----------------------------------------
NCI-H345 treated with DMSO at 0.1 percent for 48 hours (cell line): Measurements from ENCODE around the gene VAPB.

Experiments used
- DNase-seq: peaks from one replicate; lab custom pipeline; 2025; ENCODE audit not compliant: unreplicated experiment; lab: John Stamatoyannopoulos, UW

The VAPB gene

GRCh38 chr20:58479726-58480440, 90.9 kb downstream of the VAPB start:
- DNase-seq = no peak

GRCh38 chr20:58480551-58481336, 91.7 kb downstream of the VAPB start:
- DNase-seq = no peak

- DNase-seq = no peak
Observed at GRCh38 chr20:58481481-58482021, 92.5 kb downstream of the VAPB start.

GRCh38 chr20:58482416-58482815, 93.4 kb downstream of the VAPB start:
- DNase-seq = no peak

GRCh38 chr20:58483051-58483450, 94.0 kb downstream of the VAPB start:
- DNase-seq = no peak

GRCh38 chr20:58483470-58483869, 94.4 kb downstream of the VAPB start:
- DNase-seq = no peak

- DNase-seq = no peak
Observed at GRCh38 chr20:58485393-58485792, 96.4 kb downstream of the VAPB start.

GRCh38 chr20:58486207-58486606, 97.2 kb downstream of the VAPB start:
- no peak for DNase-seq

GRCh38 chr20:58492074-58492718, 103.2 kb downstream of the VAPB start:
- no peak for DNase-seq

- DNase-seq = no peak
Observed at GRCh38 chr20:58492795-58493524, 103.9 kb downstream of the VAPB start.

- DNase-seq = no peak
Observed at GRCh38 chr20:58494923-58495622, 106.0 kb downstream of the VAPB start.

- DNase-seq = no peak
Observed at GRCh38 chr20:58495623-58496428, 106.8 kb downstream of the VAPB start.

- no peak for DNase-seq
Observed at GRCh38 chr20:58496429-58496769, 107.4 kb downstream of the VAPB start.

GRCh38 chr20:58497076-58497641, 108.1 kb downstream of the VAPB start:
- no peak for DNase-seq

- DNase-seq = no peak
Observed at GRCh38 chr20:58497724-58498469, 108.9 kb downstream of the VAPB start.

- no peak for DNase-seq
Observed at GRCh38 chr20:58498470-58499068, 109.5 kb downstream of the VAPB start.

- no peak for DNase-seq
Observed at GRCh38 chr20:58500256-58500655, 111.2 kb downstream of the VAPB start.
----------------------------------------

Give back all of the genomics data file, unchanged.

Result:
NCI-H345 treated with DMSO at 0.1 percent for 48 hours (cell line): Measurements from ENCODE around the gene VAPB.

Experiments used
- DNase-seq: peaks from one replicate; lab custom pipeline; 2025; ENCODE audit not compliant: unreplicated experiment; lab: John Stamatoyannopoulos, UW

The VAPB gene

GRCh38 chr20:58479726-58480440, 90.9 kb downstream of the VAPB start:
- DNase-seq = no peak

GRCh38 chr20:58480551-58481336, 91.7 kb downstream of the VAPB start:
- DNase-seq = no peak

- DNase-seq = no peak
Observed at GRCh38 chr20:58481481-58482021, 92.5 kb downstream of the VAPB start.

GRCh38 chr20:58482416-58482815, 93.4 kb downstream of the VAPB start:
- DNase-seq = no peak

GRCh38 chr20:58483051-58483450, 94.0 kb downstream of the VAPB start:
- DNase-seq = no peak

GRCh38 chr20:58483470-58483869, 94.4 kb downstream of the VAPB start:
- DNase-seq = no peak

- DNase-seq = no peak
Observed at GRCh38 chr20:58485393-58485792, 96.4 kb downstream of the VAPB start.

GRCh38 chr20:58486207-58486606, 97.2 kb downstream of the VAPB start:
- no peak for DNase-seq

GRCh38 chr20:58492074-58492718, 103.2 kb downstream of the VAPB start:
- no peak for DNase-seq

- DNase-seq = no peak
Observed at GRCh38 chr20:58492795-58493524, 103.9 kb downstream of the VAPB start.

- DNase-seq = no peak
Observed at GRCh38 chr20:58494923-58495622, 106.0 kb downstream of the VAPB start.

- DNase-seq = no peak
Observed at GRCh38 chr20:58495623-58496428, 106.8 kb downstream of the VAPB start.

- no peak for DNase-seq
Observed at GRCh38 chr20:58496429-58496769, 107.4 kb downstream of the VAPB start.

GRCh38 chr20:58497076-58497641, 108.1 kb downstream of the VAPB start:
- no peak for DNase-seq

- DNase-seq = no peak
Observed at GRCh38 chr20:58497724-58498469, 108.9 kb downstream of the VAPB start.

- no peak for DNase-seq
Observed at GRCh38 chr20:58498470-58499068, 109.5 kb downstream of the VAPB start.

- no peak for DNase-seq
Observed at GRCh38 chr20:58500256-58500655, 111.2 kb downstream of the VAPB start.